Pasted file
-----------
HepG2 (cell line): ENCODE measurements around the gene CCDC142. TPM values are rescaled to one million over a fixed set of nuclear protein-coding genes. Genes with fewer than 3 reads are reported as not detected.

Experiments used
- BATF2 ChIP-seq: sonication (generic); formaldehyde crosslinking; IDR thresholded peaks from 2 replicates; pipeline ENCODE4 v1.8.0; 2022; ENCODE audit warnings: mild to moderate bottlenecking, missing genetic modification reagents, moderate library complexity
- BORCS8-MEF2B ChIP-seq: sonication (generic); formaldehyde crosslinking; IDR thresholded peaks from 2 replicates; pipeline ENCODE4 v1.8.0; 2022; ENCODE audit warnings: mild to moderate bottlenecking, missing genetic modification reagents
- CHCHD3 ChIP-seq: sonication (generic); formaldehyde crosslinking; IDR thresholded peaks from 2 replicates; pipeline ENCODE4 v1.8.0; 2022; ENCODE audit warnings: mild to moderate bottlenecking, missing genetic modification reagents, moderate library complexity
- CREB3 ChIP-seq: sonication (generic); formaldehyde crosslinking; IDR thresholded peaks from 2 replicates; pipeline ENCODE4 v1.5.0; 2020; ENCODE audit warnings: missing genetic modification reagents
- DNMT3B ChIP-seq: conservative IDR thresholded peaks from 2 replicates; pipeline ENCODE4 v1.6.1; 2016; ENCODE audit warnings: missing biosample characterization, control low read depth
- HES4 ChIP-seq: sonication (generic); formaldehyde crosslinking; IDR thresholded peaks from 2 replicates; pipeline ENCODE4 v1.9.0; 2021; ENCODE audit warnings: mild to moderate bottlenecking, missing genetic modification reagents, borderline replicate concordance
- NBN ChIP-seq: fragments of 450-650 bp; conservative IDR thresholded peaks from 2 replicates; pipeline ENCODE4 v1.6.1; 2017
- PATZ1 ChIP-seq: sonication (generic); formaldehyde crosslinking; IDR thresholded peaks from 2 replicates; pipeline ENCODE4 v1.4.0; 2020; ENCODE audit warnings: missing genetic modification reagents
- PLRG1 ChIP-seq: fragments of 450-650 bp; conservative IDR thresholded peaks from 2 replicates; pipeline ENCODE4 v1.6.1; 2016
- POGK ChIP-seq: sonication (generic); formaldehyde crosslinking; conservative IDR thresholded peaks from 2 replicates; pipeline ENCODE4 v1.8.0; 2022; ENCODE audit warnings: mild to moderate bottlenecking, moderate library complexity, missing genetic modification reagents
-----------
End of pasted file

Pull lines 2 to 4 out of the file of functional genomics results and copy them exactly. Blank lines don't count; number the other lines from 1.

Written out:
Experiments used
- BATF2 ChIP-seq: sonication (generic); formaldehyde crosslinking; IDR thresholded peaks from 2 replicates; pipeline ENCODE4 v1.8.0; 2022; ENCODE audit warnings: mild to moderate bottlenecking, missing genetic modification reagents, moderate library complexity
- BORCS8-MEF2B ChIP-seq: sonication (generic); formaldehyde crosslinking; IDR thresholded peaks from 2 replicates; pipeline ENCODE4 v1.8.0; 2022; ENCODE audit warnings: mild to moderate bottlenecking, missing genetic modification reagents